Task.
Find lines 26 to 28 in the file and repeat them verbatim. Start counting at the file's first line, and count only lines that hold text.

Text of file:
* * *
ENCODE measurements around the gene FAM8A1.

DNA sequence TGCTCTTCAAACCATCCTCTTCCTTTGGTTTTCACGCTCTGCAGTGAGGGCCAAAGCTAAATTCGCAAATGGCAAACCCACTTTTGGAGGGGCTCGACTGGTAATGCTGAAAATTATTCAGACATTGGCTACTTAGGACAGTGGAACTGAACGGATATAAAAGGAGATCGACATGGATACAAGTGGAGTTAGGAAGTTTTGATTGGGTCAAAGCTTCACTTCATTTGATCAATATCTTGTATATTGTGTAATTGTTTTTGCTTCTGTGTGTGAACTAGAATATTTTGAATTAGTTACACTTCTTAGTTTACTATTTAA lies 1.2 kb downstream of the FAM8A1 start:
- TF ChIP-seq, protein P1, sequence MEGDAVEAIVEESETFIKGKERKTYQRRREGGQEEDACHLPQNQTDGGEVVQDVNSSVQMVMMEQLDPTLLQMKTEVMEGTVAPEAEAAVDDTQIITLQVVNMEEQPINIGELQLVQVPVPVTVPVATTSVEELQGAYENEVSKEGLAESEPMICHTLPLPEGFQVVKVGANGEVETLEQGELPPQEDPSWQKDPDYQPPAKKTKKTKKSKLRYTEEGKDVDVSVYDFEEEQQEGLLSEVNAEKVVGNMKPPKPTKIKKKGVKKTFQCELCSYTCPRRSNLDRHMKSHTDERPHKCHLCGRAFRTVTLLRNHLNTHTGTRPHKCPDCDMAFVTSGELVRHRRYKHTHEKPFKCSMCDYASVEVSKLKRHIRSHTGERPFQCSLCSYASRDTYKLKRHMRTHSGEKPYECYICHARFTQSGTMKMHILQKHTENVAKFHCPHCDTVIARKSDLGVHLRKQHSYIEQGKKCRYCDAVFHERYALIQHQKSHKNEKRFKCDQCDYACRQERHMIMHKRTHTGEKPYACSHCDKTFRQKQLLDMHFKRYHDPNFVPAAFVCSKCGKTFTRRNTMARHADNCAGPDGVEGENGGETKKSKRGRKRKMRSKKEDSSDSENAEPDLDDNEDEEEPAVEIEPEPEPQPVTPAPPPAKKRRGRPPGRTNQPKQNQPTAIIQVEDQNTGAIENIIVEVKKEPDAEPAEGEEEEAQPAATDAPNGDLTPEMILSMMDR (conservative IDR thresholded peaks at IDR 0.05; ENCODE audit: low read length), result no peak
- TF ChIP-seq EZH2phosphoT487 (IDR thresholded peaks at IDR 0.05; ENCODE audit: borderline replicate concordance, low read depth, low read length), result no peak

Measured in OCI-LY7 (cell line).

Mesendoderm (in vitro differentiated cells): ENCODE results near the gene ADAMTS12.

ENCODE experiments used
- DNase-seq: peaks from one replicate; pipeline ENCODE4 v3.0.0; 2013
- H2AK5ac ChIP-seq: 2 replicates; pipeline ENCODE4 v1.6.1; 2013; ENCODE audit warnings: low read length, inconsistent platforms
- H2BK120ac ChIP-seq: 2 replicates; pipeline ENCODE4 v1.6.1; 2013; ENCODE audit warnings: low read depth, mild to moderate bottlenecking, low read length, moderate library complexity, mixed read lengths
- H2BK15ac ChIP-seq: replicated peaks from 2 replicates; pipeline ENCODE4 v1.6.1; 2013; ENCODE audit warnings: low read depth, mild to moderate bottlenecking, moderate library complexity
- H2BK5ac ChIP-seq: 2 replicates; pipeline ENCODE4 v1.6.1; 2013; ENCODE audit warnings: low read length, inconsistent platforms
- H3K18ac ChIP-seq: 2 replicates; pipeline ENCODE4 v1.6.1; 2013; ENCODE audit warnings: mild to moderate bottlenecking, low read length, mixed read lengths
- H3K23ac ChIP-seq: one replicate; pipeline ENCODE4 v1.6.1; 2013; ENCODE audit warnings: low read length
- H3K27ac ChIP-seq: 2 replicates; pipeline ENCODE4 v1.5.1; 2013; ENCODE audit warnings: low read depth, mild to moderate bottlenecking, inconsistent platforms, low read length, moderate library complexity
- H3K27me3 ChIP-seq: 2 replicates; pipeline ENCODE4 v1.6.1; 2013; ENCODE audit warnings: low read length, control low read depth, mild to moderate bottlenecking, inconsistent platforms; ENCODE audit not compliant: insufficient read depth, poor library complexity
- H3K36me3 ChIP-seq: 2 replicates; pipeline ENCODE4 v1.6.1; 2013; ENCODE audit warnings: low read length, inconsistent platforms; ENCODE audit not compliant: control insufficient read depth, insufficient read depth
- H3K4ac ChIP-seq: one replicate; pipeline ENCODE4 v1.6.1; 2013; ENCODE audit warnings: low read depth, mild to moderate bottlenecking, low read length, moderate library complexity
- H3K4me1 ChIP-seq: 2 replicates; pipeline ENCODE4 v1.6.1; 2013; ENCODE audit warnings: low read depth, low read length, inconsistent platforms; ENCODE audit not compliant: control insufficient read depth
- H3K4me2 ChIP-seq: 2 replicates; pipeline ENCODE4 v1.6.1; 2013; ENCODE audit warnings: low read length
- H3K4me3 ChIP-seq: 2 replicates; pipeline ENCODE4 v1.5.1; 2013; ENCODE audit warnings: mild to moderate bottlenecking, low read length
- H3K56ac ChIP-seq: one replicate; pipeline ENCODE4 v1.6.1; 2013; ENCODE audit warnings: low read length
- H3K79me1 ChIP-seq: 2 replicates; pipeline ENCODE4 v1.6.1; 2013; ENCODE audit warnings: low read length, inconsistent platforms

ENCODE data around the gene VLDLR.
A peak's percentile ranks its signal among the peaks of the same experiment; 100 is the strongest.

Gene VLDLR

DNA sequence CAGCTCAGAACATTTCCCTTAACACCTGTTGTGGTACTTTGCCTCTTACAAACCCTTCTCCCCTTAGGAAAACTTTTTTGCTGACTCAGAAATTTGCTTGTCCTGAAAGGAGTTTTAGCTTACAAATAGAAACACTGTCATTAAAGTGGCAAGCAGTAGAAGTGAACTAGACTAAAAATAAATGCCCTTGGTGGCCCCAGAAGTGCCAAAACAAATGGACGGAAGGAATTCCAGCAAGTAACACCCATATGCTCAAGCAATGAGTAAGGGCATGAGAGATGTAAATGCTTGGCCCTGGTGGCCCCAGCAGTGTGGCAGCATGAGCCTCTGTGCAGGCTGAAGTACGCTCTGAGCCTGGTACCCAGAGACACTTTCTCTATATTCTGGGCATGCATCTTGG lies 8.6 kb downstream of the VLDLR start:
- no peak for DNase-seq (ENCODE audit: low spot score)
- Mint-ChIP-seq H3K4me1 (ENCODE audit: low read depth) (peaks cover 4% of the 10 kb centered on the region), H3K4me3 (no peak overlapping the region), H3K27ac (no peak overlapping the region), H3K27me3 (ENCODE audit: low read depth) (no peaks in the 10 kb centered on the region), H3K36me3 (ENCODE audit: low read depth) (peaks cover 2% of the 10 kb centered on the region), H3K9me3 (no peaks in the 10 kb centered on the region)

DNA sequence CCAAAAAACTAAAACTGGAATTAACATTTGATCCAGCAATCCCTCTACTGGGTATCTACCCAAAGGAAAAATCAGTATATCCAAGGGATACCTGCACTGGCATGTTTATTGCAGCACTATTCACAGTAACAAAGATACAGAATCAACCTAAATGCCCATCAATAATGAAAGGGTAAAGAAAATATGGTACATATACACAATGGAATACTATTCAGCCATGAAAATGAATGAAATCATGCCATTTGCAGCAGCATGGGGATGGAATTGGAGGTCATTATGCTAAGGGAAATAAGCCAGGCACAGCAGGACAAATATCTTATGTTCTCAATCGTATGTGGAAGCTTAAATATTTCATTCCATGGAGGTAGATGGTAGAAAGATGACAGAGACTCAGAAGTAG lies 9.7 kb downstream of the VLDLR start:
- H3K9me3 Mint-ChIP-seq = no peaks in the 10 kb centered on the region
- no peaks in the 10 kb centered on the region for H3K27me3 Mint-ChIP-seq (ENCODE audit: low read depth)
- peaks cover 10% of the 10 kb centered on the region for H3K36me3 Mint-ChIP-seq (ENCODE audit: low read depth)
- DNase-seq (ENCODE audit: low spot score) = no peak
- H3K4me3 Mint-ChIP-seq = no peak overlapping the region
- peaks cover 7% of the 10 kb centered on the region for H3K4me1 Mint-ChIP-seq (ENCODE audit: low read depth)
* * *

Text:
Gene VLDLR

DNA sequence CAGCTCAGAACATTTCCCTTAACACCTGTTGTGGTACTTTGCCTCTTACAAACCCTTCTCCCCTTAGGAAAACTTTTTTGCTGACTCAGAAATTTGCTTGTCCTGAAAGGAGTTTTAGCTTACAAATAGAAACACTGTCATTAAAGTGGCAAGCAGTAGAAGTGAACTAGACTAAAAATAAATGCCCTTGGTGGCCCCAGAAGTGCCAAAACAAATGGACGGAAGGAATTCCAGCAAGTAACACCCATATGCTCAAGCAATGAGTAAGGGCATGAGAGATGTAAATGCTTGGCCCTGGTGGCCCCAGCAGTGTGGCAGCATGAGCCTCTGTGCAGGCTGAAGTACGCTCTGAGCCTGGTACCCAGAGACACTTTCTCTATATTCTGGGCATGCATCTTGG lies 8.6 kb downstream of the VLDLR start:
- no peak for DNase-seq (ENCODE audit: low spot score)